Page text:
Study Says Ferraris And Other Status Symbols Won't Net You Any Friends, So Stop Bragging About Them

It’s a well-worn trope in movies and television: to get friends, and to find true love, you have to get really rich, and then buy a lot of stuff to show how rich you are. Or buy the stuff without the money and go into debt. Either way, showing off your fancy things gets you friends.

But a new study suggests that might be completely false. Rather than attracting people, status symbols like designer purses, expensive watches and Ferraris actually turn people off of you.

The research, published in the journal Social Psychological and Personality Science, did a series of six studies to examine how luxury goods impacted relationships. Participants either presented themselves as potential friends, or evaluated people in a group. The people who were hoping to be picked as a new friend tended to choose higher status items, presumably to show that they were really cool. However, when participants had to pick friends, they were more likely to pick people sporting neutral or lower status items.

"At a societal level, we may be wasting billions of dollars on expensive status symbols that ultimately keep others from wanting to associate with us," says Kimberlee Weaver Livnat, one of the study’s authors. "And to the extent that close friendships are important to well-being, we may be inadvertently hurting ourselves."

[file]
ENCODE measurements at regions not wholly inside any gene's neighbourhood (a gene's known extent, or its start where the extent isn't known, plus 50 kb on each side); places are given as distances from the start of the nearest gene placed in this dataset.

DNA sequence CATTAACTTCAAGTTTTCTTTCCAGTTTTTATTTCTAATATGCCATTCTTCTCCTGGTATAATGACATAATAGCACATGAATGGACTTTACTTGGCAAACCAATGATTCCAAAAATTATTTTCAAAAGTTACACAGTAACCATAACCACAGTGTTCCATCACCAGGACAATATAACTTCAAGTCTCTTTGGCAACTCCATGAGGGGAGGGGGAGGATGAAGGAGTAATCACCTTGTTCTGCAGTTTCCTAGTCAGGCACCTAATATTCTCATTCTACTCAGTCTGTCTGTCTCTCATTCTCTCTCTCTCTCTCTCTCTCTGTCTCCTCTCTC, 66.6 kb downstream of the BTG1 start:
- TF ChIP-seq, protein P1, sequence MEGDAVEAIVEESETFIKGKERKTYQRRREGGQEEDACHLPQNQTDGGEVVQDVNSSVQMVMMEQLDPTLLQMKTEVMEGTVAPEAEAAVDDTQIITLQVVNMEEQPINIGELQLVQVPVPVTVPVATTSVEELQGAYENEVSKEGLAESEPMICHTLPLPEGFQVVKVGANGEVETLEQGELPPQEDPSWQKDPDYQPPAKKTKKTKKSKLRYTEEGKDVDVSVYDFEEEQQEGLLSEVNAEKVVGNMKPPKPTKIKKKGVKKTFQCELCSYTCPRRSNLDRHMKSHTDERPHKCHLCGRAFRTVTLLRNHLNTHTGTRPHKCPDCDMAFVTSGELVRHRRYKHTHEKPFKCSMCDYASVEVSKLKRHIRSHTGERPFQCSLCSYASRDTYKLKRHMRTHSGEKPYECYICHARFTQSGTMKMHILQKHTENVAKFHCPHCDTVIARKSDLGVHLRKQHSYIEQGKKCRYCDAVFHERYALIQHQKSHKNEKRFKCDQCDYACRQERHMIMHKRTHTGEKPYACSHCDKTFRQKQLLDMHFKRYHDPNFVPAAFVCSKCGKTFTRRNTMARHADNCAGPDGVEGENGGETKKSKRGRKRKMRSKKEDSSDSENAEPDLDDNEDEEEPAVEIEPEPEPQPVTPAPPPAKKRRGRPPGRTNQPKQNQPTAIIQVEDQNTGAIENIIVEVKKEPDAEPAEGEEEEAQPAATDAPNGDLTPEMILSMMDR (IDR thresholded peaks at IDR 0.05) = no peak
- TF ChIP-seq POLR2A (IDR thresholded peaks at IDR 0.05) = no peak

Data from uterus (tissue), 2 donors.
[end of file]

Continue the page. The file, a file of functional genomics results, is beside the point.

They also found that it didn’t really matter what the actual socioeconomic status of the participants was. The results were largely the same despite their class background.

The next step is to figure out why there is such a paradox, the researchers say. They want to learn why so many people think that Rolex watches will help them get new friends, while it’s not really true. And maybe that's why they always say it's lonely at the top.


President Trump's 2020 budget request includes a loophole that would let Washington, DC finally open up dispensaries for recreational cannabis. Although DC voters passed a ballot initiative to legalize recreational cannabis back in 2014, Congress has used its power over the nation's capital to prevent it from selling cannabis for recreational use. Right now, local dispensaries can only sell medical marijuana to registered patients thanks to Congress, which controls spending in the District of Columbia.

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